Honeybees are a superorganism

Last night at dinner time my 5 year old said “Hey Google, set a timer for 3 gagillion-billion-million-and-28 milliseconds”. Well apparently Google knows what a gagillion is and at 2:03 am the timer went off. Thanks Google – I don’t need to sleep anyways. I used the time, laying awake as the house slept soundly, to think about why I was so fascinated by honey bees. There are many reasons, and I hope in time to be able to share them all here. But one of the most unusual things, and how it affects our approach as veterinarians, is that we can examine and treat the individual bee or we can examine and treat the superorganisim.

So what does it mean to be a superorganism? It isn’t that honey bees have super hero status (although I think they should!) but rather that the colony is made up of individuals, with clearly defined and very different jobs. As individuals they are unable to survive on their own and unable to survive without all of the different members present and working together. It is similar to how all of the cells in the human body need to be assembled together to make a human, as on their own they would die off and go extinct. So as a veterinarian working with bees we can consider the animal to be the individual bee or we can think of the animal as the colony. I have found it is most often the later that we use. We can also apply herd health principles which we use for our other agricultural species such as a herd of cows or flock of chickens – thinking of the colony as the animal, and all of the colonies together within the apiary – or bee yard – as the herd.

Within a honey bee colony there needs to be a Queen bee – the reproductive female who is the mother of all of the individuals within the colony. Her job is to lay eggs and she is an egg-laying machine! At peak times she can lay up to 2000 eggs every day! All of the other female bees in the colony are worker bees. These bees go about everything that needs to be done to keep the colony alive, growing and healthy. The workers will go through the various jobs as they age which include: being a nurse bee and rearing the young, taking care of the Queen, building wax comb, housekeeping, undertaker tasks such as removing dead bees from the hive, guard duties at the front entrance, and foraging. The drones, or male bees are the last member of the superorganism and their job is simply to fly off to find a virgin queen from another colony to mate with. They do not contribute to the work being down within the hive. Examining the differences between the castes of bees is also so fascinating but I will save this for a later post.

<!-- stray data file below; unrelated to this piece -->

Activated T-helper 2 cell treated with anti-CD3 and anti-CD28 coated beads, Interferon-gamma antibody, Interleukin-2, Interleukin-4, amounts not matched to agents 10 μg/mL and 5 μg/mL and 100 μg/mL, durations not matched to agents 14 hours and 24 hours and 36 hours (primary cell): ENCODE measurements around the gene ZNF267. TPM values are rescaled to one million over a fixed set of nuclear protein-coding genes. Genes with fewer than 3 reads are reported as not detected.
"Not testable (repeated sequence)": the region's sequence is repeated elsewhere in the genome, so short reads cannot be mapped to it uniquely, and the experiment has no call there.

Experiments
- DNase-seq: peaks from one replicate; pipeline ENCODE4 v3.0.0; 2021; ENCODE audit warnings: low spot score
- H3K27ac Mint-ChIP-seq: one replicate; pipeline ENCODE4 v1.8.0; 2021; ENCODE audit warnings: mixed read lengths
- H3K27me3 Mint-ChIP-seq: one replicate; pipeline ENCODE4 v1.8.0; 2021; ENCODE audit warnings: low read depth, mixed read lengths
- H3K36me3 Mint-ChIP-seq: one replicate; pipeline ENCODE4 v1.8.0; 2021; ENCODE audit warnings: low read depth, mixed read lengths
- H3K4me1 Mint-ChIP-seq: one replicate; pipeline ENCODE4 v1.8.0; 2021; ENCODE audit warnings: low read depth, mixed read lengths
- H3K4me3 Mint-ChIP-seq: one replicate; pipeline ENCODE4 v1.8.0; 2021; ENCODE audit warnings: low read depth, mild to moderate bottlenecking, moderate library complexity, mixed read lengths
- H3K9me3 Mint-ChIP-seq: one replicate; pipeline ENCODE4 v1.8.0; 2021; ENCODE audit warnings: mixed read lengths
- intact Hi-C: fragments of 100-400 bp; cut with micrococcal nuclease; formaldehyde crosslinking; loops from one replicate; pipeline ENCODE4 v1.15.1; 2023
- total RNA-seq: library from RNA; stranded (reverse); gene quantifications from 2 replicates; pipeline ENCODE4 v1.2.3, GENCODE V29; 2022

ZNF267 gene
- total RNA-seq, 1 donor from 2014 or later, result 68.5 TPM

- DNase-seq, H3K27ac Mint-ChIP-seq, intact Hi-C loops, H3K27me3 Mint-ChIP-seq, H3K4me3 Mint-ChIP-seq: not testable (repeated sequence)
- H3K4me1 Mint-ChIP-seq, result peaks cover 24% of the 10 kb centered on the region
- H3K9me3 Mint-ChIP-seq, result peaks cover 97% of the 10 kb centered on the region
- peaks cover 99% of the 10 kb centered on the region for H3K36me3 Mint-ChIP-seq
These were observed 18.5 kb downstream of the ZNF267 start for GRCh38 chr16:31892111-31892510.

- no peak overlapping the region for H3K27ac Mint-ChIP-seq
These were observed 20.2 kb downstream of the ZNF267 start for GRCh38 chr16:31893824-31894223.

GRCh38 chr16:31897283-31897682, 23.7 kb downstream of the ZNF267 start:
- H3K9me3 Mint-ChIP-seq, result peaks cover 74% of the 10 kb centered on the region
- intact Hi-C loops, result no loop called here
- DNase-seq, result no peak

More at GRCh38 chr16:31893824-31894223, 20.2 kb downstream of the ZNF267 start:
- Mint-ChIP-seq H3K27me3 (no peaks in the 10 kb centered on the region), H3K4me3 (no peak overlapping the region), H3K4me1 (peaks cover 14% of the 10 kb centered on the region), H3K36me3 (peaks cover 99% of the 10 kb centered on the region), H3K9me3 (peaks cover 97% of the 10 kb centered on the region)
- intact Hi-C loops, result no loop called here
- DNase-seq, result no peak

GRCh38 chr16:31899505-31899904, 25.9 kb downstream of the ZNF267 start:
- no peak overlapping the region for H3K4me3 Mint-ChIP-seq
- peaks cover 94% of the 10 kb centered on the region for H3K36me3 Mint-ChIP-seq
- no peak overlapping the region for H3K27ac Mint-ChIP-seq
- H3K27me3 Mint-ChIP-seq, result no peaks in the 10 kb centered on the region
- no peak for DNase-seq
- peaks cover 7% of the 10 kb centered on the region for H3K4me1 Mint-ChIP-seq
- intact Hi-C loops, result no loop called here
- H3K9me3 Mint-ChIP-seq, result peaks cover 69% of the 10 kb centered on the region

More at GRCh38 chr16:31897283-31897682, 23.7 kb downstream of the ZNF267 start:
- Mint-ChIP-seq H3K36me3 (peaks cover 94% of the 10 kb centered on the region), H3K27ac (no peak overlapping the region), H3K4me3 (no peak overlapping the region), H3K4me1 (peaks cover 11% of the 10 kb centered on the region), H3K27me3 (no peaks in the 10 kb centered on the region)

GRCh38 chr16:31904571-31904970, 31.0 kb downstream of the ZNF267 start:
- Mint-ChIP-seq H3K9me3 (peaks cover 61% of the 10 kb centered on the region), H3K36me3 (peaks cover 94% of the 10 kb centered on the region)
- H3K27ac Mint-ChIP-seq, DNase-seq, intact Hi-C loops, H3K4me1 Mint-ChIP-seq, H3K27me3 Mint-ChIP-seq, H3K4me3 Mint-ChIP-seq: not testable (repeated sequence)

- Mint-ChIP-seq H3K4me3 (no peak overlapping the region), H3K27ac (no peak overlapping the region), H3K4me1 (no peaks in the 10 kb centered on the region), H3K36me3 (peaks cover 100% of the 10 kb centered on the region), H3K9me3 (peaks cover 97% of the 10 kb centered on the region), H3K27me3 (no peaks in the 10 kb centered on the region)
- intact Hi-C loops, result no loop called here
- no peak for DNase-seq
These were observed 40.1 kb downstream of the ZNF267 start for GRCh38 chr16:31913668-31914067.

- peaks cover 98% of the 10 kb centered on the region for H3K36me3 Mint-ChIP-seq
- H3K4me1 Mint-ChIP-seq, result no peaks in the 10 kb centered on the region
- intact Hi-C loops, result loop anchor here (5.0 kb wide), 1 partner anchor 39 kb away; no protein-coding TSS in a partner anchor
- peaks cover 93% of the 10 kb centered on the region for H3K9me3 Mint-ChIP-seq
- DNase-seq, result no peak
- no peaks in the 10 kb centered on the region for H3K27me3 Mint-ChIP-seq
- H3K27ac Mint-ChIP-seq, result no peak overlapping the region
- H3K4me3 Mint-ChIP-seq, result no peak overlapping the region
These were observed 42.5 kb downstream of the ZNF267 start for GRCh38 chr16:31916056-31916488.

Reproduction is done on both the individual bee level and on the colony level. At the individual level the queen mates with drones from other colonies and lays eggs, building up the large population of mostly worker bees that are needed to grow the colony so that reproduction can occur on the colony level. This occurs as swarming. When the honey bees run out of space within their hive, they raise a new queen and then roughly half of the bees and the old queen will leave the hive in search of a new home. It can be amazing to see as they will often find a resting place, such as on a tree branch, where thousands of bees will all cluster together (protecting the queen in the middle) and just hang out while worker bees fly off in search of the new digs. These exploring bees will come back and, through dance, will communicate what they have found to the group. Notes will be compared from the various explorers until the new location is decided on – oftentimes it is within the framework of a house. Because the new site is usually not ideal for us humans, and because the feral population of bees are not being managed for disease and are then a source of infection to our managed colonies, it is a good idea to get in touch with a beekeeper or beekeeping association if you see a swarm. Many beekeepers will happily collect a swarm (free bees!), and offer the bees a new hive to move into.

Although the individual bees have short lifespans (worker bees in the summer typically only live 6 weeks) the colony lifespan can be measured in years. It is neat to watch the changes in the colony over the seasons that allows it to survive year after year. Spring is a time of tremendous population growth with the queen laying egg after egg and the workers working hard to raise the babies (brood). Summer is the time of peak population and the large number of foragers are busy collecting nectar that will be stored as honey. The amount of honey that the colony can store within a season can be tremendous. During fall the population size dwindles down, and any drones that have remained in the hive are kicked out so that they cannot be a drain on the reserves that the worker bees have worked so hard to save. In the winter the worker bees are physiologically different from the worker bees in the summer and these differences allow them to live for up to 6 months. They will stay within the hive, forming a cluster around the queen and keeping each other warm. Even when it is -30 degrees Celsius outside, the inside of the honey bee cluster will be a balmy 27 degrees Celsius, with all that stored honey providing the fuel to keep the bees alive and warm. And even though the queen can live for years, the superorganism does not necessarily die out when she does. If the queen begins to fail the workers will sense this and race to raise a new queen to take over and continue the life of the colony.

The intricacies of how all of these bees come together, in silence and darkness, to produce a life force that is responsible for such much other life on our planet is something worth laying awake at night to think about.

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